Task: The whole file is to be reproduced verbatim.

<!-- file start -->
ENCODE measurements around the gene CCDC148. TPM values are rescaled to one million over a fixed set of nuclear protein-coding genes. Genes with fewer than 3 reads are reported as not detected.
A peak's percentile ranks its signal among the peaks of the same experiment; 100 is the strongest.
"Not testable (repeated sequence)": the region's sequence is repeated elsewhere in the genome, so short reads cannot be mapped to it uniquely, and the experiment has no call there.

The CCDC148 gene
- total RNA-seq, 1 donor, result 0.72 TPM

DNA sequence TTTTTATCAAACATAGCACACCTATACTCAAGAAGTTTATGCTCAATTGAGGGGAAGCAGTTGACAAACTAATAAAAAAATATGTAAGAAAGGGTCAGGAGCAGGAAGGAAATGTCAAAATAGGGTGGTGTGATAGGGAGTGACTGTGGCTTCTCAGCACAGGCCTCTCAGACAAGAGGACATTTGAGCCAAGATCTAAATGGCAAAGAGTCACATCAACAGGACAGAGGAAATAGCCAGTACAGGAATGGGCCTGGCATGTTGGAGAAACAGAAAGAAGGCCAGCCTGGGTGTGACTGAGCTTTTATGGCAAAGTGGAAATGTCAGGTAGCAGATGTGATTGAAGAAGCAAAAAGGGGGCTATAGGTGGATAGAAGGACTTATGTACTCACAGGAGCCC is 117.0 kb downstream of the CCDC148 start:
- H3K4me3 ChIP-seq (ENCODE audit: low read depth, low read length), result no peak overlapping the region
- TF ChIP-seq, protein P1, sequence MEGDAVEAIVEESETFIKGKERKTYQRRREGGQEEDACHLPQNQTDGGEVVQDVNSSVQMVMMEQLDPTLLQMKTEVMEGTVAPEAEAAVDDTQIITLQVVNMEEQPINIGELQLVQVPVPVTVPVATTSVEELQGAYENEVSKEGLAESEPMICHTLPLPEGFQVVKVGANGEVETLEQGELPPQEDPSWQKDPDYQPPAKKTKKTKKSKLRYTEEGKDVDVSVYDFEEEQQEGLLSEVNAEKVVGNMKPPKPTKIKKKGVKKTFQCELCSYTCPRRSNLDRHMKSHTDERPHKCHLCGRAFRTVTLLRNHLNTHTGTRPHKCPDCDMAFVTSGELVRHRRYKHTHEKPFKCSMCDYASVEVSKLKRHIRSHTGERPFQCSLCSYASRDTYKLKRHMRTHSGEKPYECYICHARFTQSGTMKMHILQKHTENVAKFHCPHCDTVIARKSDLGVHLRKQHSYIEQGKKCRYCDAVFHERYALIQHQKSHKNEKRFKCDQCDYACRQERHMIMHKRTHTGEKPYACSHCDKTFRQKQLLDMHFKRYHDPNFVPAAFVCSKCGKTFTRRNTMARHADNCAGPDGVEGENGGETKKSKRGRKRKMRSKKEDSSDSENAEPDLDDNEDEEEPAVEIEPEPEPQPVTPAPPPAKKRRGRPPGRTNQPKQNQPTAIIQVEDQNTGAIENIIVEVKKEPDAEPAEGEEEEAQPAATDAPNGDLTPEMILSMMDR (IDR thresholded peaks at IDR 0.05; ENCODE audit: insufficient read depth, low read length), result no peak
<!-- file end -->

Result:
ENCODE measurements around the gene CCDC148. TPM values are rescaled to one million over a fixed set of nuclear protein-coding genes. Genes with fewer than 3 reads are reported as not detected.
A peak's percentile ranks its signal among the peaks of the same experiment; 100 is the strongest.
"Not testable (repeated sequence)": the region's sequence is repeated elsewhere in the genome, so short reads cannot be mapped to it uniquely, and the experiment has no call there.

The CCDC148 gene
- total RNA-seq, 1 donor, result 0.72 TPM

DNA sequence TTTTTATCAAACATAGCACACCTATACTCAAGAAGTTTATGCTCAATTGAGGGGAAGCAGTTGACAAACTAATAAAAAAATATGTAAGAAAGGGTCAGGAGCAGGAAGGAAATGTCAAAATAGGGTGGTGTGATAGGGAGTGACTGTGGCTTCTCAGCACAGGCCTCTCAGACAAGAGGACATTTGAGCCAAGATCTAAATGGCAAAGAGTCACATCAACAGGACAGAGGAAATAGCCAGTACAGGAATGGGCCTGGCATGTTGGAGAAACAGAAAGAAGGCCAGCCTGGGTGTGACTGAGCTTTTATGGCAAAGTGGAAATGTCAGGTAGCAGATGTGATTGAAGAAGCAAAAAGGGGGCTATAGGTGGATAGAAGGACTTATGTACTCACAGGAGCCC is 117.0 kb downstream of the CCDC148 start:
- H3K4me3 ChIP-seq (ENCODE audit: low read depth, low read length), result no peak overlapping the region
- TF ChIP-seq, protein P1, sequence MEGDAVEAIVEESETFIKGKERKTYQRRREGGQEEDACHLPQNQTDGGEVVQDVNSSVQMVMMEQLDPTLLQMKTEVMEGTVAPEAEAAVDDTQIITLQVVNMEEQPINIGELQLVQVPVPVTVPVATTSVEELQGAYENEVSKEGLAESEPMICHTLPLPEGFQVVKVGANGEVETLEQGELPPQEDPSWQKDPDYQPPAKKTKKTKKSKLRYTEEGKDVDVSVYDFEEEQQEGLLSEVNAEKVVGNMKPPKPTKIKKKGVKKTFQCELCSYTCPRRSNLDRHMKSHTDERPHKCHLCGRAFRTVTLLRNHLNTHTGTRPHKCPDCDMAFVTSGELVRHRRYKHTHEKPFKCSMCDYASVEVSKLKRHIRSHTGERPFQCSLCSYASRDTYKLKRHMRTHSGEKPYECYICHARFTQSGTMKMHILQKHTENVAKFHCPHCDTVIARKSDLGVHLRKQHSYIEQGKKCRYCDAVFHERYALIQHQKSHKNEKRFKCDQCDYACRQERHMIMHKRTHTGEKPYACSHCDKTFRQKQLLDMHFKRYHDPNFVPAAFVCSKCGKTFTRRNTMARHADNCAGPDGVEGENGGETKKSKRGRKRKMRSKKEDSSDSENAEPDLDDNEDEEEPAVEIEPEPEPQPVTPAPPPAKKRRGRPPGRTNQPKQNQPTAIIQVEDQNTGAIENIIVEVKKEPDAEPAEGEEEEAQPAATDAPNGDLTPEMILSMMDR (IDR thresholded peaks at IDR 0.05; ENCODE audit: insufficient read depth, low read length), result no peak